“The Poor, the Crippled, the Blind, and the Lame”: Physical and Sensory Disability in the Gospels of the New Testament
Gosbell, Louise A.
Tübingen: Mohr Siebeck, 2018 pp. xviii + 409. $118.00
Wissenschaftliche Untersuchungen zum Neuen Testament, 2/469
Description: The New Testament gospels feature numerous social exchanges between Jesus and people with various physical and sensory disabilities. Despite this, traditional biblical scholarship has not seen these people as agents in their own right but existing only to highlight the actions of Jesus as a miracle worker. In this study, Louise A. Gosbell uses disability as a lens through which to explore a number of these passages anew. Using the cultural model of disability as the theoretical basis, she explores the way that the gospel writers, as with other writers of the ancient world, used the language of disability as a means of understanding, organising, and interpreting the experiences of humanity. Her investigation highlights the ways in which the gospel writers reinforce and reflect, as well as subvert, culturally-driven constructions of disability in the ancient world.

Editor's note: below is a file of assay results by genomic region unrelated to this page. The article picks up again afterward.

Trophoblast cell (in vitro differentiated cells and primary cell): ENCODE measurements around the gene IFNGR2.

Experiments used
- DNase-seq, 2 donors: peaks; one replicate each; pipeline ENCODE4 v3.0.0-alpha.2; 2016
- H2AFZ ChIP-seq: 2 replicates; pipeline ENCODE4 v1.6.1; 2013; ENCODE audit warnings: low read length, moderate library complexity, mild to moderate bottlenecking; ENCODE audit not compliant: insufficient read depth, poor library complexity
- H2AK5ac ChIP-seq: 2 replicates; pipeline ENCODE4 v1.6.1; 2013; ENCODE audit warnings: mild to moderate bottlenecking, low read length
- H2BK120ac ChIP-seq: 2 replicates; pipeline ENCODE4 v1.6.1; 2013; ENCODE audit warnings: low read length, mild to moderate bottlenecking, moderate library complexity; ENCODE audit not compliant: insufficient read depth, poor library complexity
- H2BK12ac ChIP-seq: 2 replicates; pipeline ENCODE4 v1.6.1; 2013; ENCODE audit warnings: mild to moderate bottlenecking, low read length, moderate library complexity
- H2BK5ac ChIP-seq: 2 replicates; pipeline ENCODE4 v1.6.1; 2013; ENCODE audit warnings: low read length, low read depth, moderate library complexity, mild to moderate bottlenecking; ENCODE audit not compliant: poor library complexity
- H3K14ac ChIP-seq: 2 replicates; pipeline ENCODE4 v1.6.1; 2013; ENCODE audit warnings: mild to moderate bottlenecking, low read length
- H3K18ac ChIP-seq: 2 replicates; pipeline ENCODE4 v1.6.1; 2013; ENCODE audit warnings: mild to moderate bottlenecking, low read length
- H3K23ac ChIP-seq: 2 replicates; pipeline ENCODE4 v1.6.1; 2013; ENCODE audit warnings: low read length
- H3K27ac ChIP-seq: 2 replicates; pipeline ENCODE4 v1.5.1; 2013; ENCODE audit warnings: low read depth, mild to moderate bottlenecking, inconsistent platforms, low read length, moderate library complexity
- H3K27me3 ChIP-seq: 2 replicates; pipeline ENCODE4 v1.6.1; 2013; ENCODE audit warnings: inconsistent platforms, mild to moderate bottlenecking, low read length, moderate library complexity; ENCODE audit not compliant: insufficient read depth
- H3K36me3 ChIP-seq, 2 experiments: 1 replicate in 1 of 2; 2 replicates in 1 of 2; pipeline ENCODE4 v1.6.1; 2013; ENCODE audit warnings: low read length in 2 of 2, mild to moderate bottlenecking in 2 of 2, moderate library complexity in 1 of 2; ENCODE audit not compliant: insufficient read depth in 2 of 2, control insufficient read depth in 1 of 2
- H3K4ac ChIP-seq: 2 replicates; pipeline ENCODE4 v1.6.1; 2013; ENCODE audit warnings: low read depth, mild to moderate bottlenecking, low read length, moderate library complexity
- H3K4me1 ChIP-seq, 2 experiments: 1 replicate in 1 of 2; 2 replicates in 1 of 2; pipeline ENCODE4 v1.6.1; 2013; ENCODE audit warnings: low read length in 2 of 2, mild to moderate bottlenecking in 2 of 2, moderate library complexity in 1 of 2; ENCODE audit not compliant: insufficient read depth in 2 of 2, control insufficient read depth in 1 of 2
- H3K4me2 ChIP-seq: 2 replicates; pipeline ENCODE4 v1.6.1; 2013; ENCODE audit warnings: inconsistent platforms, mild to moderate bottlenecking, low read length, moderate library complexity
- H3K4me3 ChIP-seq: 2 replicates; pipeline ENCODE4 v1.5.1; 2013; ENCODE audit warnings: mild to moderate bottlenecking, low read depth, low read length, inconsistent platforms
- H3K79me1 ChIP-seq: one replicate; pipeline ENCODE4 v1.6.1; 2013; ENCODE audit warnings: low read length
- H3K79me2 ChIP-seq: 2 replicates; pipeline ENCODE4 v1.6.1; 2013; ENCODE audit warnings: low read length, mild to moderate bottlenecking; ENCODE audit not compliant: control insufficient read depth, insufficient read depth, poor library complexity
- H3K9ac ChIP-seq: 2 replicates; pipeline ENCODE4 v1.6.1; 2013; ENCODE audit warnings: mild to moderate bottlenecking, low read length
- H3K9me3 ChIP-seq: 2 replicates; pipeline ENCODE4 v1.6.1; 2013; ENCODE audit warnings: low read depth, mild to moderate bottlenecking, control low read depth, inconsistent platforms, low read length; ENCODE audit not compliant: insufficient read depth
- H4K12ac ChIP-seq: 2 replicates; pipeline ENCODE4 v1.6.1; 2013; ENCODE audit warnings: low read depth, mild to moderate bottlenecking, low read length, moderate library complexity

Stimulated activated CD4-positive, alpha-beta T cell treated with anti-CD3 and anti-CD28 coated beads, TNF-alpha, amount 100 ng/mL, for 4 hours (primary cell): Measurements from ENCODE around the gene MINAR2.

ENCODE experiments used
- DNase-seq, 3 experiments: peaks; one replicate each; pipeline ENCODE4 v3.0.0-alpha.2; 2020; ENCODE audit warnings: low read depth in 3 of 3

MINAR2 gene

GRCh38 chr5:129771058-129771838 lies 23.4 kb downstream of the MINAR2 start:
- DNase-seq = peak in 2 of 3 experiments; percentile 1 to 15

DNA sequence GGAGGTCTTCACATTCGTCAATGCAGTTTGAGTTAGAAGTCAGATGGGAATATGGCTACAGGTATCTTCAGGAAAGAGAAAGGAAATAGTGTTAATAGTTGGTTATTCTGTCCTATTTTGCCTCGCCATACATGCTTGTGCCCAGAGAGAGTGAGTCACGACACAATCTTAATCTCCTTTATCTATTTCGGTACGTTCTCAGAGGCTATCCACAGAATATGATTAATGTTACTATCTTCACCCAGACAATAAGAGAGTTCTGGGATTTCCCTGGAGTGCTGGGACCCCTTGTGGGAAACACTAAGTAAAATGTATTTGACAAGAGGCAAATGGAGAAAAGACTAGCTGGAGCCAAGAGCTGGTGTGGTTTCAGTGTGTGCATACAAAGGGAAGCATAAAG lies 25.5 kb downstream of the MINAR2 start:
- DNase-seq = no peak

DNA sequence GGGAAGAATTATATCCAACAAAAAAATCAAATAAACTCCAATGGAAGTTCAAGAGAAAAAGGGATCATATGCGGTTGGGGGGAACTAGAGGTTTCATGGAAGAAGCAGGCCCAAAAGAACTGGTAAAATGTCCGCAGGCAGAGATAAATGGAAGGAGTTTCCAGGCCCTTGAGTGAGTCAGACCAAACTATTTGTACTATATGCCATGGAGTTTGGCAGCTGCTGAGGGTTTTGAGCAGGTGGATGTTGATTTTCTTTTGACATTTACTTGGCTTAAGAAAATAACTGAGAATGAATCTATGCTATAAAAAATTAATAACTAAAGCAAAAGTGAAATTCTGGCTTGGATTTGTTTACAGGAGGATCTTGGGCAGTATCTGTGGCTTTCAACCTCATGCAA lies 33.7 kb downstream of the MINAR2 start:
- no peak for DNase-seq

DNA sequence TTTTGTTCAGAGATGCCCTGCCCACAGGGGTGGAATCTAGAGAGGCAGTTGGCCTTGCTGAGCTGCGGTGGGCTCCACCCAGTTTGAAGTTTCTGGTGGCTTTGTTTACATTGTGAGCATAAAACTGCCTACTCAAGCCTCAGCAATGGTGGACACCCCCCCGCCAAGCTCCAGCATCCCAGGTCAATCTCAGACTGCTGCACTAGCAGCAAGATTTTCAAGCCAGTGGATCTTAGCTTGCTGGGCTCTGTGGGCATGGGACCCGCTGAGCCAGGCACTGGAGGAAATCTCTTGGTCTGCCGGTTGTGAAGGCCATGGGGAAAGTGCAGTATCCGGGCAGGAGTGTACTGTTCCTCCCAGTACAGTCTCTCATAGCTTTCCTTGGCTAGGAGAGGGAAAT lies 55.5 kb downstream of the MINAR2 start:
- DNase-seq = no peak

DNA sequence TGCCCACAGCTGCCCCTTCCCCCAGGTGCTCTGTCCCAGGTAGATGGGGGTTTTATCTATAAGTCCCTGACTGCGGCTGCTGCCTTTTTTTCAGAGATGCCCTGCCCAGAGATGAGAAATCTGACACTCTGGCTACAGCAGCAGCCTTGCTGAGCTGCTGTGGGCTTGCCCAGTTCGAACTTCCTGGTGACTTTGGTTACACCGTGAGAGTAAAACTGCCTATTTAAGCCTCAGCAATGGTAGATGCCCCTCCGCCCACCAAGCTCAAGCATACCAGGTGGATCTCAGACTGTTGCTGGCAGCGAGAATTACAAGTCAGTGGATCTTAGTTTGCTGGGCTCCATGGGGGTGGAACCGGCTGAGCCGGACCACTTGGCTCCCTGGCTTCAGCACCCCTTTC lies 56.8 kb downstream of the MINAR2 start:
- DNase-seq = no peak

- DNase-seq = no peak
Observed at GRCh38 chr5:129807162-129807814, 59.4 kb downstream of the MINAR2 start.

Subjects: Bible, New Testament, Synoptic Gospels, Mark, Luke, Johannine Literature, John, Literature, Methods, Historical Approaches, History, History of Judaism, Greco-Roman Period, Social-Scientific Approaches, Ideological Critique
Review by Kenneth D. Litwak
Citation: Kenneth D. Litwak, review of Louise A. Gosbell, “The Poor, the Crippled, the Blind, and the Lame”: Physical and Sensory Disability in the Gospels of the New Testament, Review of Biblical Literature [http://www.bookreviews.org] (2020).
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